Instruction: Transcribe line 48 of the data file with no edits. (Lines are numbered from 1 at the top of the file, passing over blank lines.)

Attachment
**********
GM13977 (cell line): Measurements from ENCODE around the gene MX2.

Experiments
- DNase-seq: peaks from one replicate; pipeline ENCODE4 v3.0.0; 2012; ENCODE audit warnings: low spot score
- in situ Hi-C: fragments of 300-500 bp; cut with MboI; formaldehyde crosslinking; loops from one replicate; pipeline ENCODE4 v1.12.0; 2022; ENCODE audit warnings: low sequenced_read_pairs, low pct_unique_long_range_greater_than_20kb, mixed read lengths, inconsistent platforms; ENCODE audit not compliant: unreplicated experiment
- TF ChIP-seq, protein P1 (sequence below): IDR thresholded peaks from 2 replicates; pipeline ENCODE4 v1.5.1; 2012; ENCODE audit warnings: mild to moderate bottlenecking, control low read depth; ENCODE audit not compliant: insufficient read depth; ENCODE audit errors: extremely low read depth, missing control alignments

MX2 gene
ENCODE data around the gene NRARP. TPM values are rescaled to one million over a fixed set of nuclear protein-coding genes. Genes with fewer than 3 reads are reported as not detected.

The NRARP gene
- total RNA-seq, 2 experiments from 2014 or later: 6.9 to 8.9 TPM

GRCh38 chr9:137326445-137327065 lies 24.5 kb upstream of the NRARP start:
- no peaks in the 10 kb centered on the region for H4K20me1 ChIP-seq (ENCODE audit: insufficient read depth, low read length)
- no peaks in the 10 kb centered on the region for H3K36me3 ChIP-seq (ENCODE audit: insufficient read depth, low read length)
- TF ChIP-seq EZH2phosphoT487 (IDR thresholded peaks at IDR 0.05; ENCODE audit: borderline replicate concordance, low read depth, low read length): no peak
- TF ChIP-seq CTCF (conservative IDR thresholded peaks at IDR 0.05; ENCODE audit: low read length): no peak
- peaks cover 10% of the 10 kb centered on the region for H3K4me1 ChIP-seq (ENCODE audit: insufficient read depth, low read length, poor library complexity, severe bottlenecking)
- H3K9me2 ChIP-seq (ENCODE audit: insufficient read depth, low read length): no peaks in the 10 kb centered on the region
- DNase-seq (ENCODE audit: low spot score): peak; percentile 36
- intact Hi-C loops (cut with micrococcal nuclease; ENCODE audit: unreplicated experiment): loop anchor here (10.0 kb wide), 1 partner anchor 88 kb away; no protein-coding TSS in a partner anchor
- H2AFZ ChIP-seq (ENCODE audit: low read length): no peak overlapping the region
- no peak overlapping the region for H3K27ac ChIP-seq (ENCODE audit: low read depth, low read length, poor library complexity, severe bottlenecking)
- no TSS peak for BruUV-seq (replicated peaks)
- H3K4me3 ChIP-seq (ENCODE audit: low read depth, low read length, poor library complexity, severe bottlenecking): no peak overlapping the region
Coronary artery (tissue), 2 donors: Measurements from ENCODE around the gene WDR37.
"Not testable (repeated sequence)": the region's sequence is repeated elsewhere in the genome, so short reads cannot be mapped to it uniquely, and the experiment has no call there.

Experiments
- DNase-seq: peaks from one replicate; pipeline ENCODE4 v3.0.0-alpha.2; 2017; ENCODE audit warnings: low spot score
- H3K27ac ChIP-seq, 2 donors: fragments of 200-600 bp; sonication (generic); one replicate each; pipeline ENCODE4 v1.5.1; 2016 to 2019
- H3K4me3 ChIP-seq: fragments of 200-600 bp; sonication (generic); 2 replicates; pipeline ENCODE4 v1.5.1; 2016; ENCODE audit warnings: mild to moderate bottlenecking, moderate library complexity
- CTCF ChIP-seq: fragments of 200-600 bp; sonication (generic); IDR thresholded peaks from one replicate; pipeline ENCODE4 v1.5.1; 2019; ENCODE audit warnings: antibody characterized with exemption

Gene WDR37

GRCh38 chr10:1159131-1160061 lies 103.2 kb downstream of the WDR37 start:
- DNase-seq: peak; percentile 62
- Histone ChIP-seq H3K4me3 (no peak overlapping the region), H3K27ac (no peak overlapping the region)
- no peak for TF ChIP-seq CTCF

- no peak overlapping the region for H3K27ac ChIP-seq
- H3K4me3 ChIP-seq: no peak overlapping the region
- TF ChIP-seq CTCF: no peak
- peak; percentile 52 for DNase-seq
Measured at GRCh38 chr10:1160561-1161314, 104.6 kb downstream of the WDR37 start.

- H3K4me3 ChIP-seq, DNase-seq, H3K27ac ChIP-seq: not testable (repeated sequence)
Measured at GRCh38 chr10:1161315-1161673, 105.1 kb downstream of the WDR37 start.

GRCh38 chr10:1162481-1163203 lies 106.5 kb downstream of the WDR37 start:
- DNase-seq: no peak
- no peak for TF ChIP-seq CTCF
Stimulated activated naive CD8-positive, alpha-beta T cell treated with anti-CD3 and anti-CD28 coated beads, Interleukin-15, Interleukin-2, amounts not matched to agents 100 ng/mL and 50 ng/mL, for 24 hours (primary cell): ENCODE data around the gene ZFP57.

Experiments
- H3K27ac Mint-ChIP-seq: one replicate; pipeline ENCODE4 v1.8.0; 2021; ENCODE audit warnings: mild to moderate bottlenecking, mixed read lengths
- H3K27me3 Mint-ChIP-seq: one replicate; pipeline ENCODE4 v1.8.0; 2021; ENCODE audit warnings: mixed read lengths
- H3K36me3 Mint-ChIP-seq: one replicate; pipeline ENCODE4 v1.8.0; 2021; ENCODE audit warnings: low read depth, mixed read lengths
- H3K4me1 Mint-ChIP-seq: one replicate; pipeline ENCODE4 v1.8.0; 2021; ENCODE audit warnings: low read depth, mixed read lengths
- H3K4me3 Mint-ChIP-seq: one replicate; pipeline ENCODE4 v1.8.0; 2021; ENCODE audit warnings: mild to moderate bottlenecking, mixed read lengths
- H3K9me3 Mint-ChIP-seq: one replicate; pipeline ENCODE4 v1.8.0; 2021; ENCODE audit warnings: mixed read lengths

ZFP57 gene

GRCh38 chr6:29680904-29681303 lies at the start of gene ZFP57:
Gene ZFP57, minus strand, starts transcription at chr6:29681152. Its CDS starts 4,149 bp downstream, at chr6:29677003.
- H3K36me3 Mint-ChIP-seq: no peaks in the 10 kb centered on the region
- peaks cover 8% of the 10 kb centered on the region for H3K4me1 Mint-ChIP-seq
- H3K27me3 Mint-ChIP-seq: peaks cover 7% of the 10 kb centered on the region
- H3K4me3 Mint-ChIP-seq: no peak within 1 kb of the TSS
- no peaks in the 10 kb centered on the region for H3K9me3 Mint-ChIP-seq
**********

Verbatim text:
- H3K27me3 Mint-ChIP-seq: one replicate; pipeline ENCODE4 v1.8.0; 2021; ENCODE audit warnings: mixed read lengths